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Preservation of giant anomalocaridids in silica-chlorite concretions from the early Ordovician of Morocco
Gaines, R.R.; Briggs, D.E.G.; Orr, P.J.; Van Roy, P. (2012). Preservation of giant anomalocaridids in silica-chlorite concretions from the early Ordovician of Morocco. Palaios 27(5): 317-325. hdl.handle.net/10.2110/palo.2011.p11-093r
In: Palaios. Society of Economic Paleontologists and Mineralogists (SEPM): Tulsa, OK. ISSN 0883-1351, more
Peer reviewed article  

Available in Authors 
    VLIZ: Open Repository 279840 [ OMA ]

Keyword
    Marine

Authors  Top 
  • Gaines, R.R.
  • Briggs, D.E.G.
  • Orr, P.J.
  • Van Roy, P., more

Abstract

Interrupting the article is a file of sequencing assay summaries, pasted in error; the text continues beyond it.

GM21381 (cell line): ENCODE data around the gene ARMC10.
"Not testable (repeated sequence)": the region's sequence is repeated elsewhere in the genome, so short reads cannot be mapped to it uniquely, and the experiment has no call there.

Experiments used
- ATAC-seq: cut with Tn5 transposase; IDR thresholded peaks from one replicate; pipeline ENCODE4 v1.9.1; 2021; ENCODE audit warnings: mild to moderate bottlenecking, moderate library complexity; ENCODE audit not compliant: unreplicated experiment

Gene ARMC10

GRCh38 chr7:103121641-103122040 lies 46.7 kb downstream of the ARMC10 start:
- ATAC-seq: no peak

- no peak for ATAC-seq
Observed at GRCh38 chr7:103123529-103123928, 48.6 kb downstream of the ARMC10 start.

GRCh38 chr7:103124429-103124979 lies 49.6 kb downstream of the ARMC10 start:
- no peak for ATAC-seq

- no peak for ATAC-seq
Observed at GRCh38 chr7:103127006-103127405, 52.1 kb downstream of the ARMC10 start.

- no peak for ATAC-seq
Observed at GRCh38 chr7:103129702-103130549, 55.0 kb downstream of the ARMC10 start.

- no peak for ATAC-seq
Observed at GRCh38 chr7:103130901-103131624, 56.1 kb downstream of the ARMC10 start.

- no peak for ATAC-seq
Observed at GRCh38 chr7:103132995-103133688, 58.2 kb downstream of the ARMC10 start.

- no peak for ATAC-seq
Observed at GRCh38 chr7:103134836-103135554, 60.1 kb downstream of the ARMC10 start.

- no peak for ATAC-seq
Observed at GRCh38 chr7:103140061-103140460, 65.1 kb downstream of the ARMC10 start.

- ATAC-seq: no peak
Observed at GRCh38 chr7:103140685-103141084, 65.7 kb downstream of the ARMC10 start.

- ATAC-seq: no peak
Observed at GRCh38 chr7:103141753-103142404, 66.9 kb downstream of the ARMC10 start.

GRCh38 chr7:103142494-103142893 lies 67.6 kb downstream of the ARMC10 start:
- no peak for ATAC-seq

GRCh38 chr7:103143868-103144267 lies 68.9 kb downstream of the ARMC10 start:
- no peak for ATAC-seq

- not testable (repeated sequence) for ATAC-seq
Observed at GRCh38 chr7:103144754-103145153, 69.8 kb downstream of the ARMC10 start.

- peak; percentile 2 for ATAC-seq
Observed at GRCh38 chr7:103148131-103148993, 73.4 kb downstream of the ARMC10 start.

The recently discovered Fezouata Biota, from the Early Ordovician (late Tremadocian to late Floian) of Morocco, preserves a diverse soft-bodied fauna. While preservation is mostly of Burgess Shale-type, giant anomalocaridids also occur in siliceous concretions. Petrographic and geochemical analyses of these concretions reveal their growth history and the circumstances that led to the fossilization of nonbiomineralized anatomy within them. The large (>1 m) concretions are homogeneous in composition and geochemical characteristics, suggesting rapid, pervasive growth of mineral frameworks during decay of the large animals at, or near, the sediment-water interface. Concretions are comprised of ultrafine-grained (2–20 µm) authigenic quartz, Fe chlorite, and calcite, a composition unlike other described marine concretions. Abundant pyrite, now represented by oxide pseudomorphs, grew adjacent to the anomalocaridid carcasses, but rarely within the matrix of the concretions. This distribution indicates that sulfate reduction around the carcasses was vigorous within otherwise organic-poor sediments resulting in the establishment of prominent chemical gradients around the giant anomalocaridids that led to early precipitation of mineral overgrowth around nonbiomineralized tissues. Rapid precipitation of intergrown silica and Fe chlorite required an abundant source of silica, iron, and aluminum. These ions were likely derived from dissolution of volcanic ash in the sediments. Limited intergrown calcite (d13C avg. -12.2‰, n ?=? 23) precipitated from bicarbonate that was generated largely by sulfate reduction of organic tissues of the carcasses. Whereas Burgess Shale-type preservation of fossils in the Fezouata biota required suppression of degradation, exceptional preservation of anomalocaridids within the siliceous concretions resulted from extensive microbial decomposition of a large volume of organic tissues. Rapid mineralization was facilitated by localization of microbial activity around the large carcasses and must have required an unusually reactive sediment composition.

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